Sunday, July 15, 2007

Prescriptive Versus Descriptive Interpretation of the Bible

Romans 15:4,

"For whatsoever things were written aforetime were written for our learning,

that we through patience and comfort of the scriptures might have hope."

If it's in the Bible, it is written for a reason.

James 5:10,

"Take, my brethren, the prophets, who have spoken in the name of the Lord,

for an example of suffering affliction, and of patience."

1 Corinthians 10:11,

"Now all these things happened unto them for ensamples:

and they are written for our admonition,

upon whom the ends of the world are come."

2 Timothy 3:16,

"All scripture is given by inspiration of God, and is profitable for doctrine,

for reproof, for correction, for instruction in righteousness:"

Is the narrative part of Scripture prescriptive for our lives today, then, or is it descriptive? Can it be a mix? By what rule do you mix? Obviously we aren't supposed to be like the Israelites as described in 1 Corinthians 10. Does the fact that they were generally "good guys" in the Bible mean that we should imitate all they do?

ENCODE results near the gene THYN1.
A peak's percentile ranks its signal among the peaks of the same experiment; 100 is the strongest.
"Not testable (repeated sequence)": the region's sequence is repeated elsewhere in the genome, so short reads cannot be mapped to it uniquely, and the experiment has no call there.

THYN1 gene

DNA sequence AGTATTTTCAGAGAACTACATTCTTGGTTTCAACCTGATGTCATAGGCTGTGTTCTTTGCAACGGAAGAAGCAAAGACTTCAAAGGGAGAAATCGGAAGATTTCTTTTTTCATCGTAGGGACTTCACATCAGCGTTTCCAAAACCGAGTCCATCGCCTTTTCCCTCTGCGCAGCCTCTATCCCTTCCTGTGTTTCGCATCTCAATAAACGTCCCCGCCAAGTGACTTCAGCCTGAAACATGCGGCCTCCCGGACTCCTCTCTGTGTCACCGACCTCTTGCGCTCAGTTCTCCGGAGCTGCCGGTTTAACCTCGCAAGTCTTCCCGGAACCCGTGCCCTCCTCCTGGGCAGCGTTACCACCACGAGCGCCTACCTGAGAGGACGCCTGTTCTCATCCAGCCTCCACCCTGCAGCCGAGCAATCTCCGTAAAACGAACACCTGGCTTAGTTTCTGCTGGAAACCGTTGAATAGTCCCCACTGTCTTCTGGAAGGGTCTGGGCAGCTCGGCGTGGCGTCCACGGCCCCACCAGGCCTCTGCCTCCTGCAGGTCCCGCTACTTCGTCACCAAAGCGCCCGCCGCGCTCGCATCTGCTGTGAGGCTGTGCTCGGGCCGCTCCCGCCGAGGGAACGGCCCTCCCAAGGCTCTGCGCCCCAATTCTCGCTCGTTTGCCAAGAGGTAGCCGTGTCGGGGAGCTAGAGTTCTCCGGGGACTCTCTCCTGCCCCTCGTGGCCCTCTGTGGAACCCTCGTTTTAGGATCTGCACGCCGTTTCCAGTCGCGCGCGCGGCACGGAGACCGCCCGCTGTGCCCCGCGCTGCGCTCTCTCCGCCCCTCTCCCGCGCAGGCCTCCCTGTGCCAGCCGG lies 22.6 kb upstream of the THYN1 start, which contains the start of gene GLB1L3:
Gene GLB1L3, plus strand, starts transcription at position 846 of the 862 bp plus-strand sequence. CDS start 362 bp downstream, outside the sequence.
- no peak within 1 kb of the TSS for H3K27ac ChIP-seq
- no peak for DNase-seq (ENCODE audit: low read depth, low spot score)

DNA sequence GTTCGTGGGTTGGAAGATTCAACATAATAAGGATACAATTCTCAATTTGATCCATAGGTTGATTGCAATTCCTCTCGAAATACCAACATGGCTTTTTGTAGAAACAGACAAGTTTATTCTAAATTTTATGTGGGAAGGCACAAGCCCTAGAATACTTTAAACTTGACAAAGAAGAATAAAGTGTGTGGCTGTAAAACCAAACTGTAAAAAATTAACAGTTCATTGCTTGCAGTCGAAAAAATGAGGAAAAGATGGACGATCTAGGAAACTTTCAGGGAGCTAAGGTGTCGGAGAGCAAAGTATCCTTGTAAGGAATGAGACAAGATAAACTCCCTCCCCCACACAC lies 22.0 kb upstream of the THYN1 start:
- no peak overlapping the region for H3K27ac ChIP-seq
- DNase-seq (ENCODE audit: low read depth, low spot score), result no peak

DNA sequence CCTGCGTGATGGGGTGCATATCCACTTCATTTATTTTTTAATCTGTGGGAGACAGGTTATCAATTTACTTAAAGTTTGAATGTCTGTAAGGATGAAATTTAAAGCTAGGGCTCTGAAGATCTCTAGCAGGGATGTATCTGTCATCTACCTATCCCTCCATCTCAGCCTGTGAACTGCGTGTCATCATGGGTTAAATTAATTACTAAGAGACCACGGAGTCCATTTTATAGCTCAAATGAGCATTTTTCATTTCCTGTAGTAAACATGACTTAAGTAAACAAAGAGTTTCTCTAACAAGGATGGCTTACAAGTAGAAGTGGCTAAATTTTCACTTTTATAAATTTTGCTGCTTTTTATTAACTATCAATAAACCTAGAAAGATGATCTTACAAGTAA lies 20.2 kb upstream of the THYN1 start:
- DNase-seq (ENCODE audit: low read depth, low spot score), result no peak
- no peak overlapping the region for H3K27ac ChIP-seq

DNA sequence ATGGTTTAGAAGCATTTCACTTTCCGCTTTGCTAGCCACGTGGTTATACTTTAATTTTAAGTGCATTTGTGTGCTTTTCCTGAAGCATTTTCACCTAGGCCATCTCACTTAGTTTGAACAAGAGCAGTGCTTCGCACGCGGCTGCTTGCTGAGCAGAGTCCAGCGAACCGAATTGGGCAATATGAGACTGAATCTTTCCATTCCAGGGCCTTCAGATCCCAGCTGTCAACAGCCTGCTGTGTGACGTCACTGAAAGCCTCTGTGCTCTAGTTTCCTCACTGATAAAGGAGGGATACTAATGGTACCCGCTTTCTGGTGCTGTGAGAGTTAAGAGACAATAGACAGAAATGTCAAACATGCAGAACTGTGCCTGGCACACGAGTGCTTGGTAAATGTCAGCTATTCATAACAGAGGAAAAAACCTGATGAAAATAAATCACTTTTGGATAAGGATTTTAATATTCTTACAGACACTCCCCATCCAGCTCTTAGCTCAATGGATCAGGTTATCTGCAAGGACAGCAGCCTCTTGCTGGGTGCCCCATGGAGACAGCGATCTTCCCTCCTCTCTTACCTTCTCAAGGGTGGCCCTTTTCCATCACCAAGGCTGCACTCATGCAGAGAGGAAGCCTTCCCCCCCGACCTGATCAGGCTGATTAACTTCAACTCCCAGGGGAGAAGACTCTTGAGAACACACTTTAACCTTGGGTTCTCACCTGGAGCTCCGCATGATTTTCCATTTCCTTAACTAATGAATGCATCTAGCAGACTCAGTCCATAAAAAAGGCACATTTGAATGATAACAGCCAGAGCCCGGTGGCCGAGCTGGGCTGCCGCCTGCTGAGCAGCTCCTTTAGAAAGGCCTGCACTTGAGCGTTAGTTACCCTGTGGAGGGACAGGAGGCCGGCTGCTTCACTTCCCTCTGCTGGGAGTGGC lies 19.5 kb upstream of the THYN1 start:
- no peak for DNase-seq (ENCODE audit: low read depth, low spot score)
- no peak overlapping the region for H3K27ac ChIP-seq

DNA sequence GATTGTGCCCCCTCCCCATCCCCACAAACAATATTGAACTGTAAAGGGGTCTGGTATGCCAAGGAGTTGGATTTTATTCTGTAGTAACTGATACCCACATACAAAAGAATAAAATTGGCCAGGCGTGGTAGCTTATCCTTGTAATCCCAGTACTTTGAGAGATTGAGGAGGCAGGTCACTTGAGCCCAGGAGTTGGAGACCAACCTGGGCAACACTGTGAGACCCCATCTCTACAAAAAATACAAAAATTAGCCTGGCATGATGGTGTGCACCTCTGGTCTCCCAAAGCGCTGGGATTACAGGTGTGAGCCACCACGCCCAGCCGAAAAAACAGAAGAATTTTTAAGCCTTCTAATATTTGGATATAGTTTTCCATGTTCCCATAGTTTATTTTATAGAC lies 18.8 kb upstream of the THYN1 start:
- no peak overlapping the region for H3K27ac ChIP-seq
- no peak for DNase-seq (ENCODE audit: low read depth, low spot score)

• Example 1: Church assemblies. Acts is descriptive, telling when and where the Church met (daily from house to house), and some of what they did (continuing in doctrine and fellowship, breaking bread, prayers). Ephesians, 1 Timothy, and 1 Corinthians give instructive doctrines on how the Church is to assemble. Ephesians deals with the theology of the church, but addresses prayer and relationships. 1 Timothy, written to a pastor, gives a lot of instruction on leadership. And 1 Corinthians 11-14 addresses the Lord's Supper, women in church, spiritual gifts and unity, love, and teaching/prophecy/tongues in the meetings.

  • Example 2: Unmarried daughters. There is a pattern, when daughters are mentioned, of daughters living at home until married, and of women submitting to fathers. This is descriptive. 1 Corinthians 7, Exodus 20 (Fifth Commandment), and Ephesians 6 give prescriptive instructions on how single people and especially children are to live. Since Scripture is interpreted in light of Scripture, clear instruction always supercedes observations, so honoring my father is preeminent.

  • Example 3: Lying to save a life. The Hebrew midwives are accused of lying to Pharaoh to defend themselves against his instruction to abort Jewish babies as they were being born. God established them, as a reward of their disobedience to Pharaoh, with "houses" of their own. Rahab, the pagan woman in Jericho, hid the two Israelite spies and lied to the soldiers about them. She is mentioned several times in the New Testament as an example of faith. Exodus 20 (Ninth commandment) prohibits bearing false witness. Job 27:4; Psalm 101:7, 119:29, 119:163; Proverbs 6:16-17, 12:17, 12:19, 12:22, 13:5, 14:5; Ephesians 4:25; and Colossians 3:9 all command against lying, an abomination to the Lord. Again, clear instruction is the more important. It guides our interpretation of the rest.

To God be all glory.

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